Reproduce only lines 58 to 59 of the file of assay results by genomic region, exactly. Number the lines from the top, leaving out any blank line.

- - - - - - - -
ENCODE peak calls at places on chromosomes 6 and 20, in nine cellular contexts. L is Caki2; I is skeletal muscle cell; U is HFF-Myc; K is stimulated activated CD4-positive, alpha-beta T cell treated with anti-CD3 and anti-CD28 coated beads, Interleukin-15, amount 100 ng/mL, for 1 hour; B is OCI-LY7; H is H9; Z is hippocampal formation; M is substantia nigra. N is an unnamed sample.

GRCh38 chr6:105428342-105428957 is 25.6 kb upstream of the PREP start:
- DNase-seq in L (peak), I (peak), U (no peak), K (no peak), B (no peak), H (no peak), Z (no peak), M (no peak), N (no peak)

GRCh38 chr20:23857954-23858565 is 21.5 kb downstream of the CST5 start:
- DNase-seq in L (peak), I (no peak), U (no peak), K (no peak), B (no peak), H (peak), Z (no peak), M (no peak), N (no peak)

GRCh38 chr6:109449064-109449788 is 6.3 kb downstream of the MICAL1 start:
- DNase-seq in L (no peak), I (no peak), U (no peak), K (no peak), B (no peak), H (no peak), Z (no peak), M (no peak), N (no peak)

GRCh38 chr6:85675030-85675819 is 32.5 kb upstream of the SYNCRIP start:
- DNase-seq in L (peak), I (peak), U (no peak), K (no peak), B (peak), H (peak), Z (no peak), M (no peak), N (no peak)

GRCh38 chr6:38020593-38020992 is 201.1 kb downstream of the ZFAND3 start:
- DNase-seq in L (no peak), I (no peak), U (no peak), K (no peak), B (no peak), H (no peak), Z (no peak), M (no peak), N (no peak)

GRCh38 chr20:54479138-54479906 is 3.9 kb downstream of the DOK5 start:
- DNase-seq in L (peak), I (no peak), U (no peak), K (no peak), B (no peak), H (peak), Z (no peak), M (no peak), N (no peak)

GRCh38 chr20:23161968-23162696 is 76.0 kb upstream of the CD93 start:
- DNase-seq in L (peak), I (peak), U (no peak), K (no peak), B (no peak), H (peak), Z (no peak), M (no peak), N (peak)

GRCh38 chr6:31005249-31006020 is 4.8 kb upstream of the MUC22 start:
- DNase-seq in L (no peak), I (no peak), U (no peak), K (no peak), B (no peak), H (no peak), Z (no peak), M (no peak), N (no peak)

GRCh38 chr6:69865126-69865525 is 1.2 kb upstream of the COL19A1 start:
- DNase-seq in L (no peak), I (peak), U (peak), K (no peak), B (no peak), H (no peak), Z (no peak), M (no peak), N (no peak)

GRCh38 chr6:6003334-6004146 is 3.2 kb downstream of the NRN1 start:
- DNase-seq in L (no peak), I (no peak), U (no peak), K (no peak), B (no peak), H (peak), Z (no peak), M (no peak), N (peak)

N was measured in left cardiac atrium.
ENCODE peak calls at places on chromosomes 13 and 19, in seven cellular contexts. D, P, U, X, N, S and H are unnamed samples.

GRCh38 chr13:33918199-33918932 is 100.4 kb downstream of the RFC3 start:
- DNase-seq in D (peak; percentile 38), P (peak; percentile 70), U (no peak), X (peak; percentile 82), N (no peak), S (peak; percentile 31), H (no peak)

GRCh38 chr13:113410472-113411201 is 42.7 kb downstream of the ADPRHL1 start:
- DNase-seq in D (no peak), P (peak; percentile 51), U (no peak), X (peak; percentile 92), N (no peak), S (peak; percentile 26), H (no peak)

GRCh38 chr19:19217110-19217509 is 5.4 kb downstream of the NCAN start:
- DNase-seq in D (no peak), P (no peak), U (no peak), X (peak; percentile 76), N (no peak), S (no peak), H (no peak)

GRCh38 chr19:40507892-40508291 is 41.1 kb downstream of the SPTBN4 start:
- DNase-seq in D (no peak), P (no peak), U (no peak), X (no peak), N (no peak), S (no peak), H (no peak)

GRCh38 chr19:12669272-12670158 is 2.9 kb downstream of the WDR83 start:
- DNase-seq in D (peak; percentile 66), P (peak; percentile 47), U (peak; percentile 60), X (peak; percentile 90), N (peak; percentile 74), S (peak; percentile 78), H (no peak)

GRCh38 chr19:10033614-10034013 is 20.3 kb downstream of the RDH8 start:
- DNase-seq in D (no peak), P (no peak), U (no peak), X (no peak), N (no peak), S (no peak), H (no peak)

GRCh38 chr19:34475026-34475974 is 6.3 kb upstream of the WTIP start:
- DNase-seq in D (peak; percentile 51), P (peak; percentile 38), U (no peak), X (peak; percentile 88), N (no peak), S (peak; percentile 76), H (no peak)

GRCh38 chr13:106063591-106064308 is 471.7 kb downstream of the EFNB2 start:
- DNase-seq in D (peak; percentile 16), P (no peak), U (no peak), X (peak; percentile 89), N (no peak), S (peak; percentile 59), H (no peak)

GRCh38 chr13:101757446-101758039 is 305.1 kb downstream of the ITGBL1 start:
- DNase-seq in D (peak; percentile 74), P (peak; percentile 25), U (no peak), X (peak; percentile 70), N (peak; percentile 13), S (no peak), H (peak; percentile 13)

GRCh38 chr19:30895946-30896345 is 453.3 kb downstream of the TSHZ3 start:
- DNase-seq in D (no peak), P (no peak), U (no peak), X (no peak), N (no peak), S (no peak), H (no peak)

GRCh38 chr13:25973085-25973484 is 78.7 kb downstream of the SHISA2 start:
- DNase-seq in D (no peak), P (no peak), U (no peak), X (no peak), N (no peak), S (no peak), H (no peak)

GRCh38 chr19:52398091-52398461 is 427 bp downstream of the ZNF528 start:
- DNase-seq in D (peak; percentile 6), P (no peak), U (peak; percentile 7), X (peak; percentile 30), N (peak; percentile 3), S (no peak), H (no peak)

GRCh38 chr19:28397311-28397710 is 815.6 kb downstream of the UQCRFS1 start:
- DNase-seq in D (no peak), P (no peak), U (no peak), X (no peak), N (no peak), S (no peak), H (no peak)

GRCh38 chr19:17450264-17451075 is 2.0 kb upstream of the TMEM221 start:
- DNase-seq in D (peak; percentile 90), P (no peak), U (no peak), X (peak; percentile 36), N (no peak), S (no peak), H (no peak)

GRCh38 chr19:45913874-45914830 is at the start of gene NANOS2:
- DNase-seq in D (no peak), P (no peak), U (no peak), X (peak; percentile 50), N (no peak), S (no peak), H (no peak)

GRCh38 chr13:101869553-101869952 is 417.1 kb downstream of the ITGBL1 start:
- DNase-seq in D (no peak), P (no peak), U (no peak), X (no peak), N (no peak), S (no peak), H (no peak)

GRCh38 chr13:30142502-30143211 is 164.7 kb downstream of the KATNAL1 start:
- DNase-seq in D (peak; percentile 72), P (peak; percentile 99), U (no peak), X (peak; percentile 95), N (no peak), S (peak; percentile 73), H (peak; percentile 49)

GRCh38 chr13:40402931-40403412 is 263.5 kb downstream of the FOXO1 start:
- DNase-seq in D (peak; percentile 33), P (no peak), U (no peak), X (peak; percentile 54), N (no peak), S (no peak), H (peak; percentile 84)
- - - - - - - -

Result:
GRCh38 chr13:40402931-40403412 is 263.5 kb downstream of the FOXO1 start:
- DNase-seq in D (peak; percentile 33), P (no peak), U (no peak), X (peak; percentile 54), N (no peak), S (no peak), H (peak; percentile 84)